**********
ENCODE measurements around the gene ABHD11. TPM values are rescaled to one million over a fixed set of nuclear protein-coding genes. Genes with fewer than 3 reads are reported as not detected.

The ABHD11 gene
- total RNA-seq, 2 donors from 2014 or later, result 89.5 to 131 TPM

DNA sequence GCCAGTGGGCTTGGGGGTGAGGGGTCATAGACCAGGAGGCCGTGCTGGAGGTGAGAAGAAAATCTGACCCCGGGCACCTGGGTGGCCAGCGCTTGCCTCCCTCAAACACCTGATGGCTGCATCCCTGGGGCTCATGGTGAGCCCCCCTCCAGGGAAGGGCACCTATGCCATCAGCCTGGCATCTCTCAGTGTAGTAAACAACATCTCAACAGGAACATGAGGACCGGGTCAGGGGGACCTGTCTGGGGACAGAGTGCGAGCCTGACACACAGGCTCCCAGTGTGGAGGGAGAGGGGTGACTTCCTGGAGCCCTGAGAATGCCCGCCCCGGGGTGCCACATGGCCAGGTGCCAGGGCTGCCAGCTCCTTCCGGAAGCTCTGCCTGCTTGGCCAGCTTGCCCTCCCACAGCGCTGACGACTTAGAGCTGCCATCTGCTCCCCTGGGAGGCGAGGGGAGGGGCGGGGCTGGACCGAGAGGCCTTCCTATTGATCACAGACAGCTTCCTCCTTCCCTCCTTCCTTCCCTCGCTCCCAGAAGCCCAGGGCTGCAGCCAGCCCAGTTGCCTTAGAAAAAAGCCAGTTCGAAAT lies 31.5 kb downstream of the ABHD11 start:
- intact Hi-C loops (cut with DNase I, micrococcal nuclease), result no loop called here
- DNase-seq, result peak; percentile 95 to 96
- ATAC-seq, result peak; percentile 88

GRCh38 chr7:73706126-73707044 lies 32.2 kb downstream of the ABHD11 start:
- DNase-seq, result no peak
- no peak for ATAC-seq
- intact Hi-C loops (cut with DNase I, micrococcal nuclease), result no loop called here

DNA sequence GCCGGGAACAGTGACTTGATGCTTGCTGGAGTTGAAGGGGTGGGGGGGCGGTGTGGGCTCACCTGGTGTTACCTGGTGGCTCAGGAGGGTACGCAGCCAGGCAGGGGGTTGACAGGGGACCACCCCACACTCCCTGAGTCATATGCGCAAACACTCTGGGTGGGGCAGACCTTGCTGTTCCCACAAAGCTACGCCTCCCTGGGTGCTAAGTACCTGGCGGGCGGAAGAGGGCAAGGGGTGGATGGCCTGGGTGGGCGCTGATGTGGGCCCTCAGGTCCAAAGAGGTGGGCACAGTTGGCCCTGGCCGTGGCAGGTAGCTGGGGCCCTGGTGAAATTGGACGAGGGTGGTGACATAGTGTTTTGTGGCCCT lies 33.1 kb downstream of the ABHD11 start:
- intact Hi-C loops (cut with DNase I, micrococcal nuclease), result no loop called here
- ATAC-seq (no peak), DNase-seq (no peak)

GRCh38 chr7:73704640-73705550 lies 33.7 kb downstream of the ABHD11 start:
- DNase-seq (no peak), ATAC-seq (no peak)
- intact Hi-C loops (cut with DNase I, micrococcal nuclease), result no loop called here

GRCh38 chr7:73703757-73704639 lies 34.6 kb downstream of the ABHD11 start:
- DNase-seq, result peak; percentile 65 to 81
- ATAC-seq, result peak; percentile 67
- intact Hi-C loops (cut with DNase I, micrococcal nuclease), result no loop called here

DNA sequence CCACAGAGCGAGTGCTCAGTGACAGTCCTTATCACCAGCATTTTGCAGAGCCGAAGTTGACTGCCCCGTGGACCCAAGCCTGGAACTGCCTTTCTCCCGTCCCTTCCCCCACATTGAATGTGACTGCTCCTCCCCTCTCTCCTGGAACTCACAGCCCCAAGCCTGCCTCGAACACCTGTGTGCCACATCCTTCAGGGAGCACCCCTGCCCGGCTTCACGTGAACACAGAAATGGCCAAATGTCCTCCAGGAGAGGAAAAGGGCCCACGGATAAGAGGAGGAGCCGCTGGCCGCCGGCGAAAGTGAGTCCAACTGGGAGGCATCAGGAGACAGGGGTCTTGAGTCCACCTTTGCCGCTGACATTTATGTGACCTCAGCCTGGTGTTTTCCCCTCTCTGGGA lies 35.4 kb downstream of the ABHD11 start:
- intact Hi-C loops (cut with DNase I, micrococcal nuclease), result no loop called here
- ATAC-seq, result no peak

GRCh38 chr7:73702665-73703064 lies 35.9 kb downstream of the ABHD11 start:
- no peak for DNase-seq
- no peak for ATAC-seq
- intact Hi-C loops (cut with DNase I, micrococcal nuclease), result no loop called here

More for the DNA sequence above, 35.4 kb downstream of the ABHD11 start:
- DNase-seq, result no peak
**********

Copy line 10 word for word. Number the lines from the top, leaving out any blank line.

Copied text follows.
- no peak for ATAC-seq